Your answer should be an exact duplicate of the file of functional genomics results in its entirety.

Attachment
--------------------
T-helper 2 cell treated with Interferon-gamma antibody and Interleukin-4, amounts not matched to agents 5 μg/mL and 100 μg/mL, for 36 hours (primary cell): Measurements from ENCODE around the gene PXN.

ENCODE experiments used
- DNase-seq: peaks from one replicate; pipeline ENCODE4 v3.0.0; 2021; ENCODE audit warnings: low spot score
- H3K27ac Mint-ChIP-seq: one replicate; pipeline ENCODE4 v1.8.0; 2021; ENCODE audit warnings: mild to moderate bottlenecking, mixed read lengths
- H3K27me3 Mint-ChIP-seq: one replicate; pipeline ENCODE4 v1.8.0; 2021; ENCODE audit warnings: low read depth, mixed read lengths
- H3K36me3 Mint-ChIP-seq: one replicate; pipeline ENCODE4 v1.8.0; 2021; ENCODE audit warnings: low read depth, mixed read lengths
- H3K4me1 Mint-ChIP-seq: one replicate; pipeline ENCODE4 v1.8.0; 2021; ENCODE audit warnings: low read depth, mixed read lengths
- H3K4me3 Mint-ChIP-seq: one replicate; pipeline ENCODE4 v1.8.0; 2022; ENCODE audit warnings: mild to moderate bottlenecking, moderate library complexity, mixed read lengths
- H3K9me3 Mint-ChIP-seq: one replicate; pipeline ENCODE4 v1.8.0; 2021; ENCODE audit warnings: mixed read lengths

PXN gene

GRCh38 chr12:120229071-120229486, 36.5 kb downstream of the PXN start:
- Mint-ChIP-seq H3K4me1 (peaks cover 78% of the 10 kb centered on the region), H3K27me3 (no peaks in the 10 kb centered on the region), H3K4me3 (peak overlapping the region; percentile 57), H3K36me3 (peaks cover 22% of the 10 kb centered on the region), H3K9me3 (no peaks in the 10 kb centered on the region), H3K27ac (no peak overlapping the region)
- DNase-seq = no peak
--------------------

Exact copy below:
T-helper 2 cell treated with Interferon-gamma antibody and Interleukin-4, amounts not matched to agents 5 μg/mL and 100 μg/mL, for 36 hours (primary cell): Measurements from ENCODE around the gene PXN.

ENCODE experiments used
- DNase-seq: peaks from one replicate; pipeline ENCODE4 v3.0.0; 2021; ENCODE audit warnings: low spot score
- H3K27ac Mint-ChIP-seq: one replicate; pipeline ENCODE4 v1.8.0; 2021; ENCODE audit warnings: mild to moderate bottlenecking, mixed read lengths
- H3K27me3 Mint-ChIP-seq: one replicate; pipeline ENCODE4 v1.8.0; 2021; ENCODE audit warnings: low read depth, mixed read lengths
- H3K36me3 Mint-ChIP-seq: one replicate; pipeline ENCODE4 v1.8.0; 2021; ENCODE audit warnings: low read depth, mixed read lengths
- H3K4me1 Mint-ChIP-seq: one replicate; pipeline ENCODE4 v1.8.0; 2021; ENCODE audit warnings: low read depth, mixed read lengths
- H3K4me3 Mint-ChIP-seq: one replicate; pipeline ENCODE4 v1.8.0; 2022; ENCODE audit warnings: mild to moderate bottlenecking, moderate library complexity, mixed read lengths
- H3K9me3 Mint-ChIP-seq: one replicate; pipeline ENCODE4 v1.8.0; 2021; ENCODE audit warnings: mixed read lengths

PXN gene

GRCh38 chr12:120229071-120229486, 36.5 kb downstream of the PXN start:
- Mint-ChIP-seq H3K4me1 (peaks cover 78% of the 10 kb centered on the region), H3K27me3 (no peaks in the 10 kb centered on the region), H3K4me3 (peak overlapping the region; percentile 57), H3K36me3 (peaks cover 22% of the 10 kb centered on the region), H3K9me3 (no peaks in the 10 kb centered on the region), H3K27ac (no peak overlapping the region)
- DNase-seq = no peak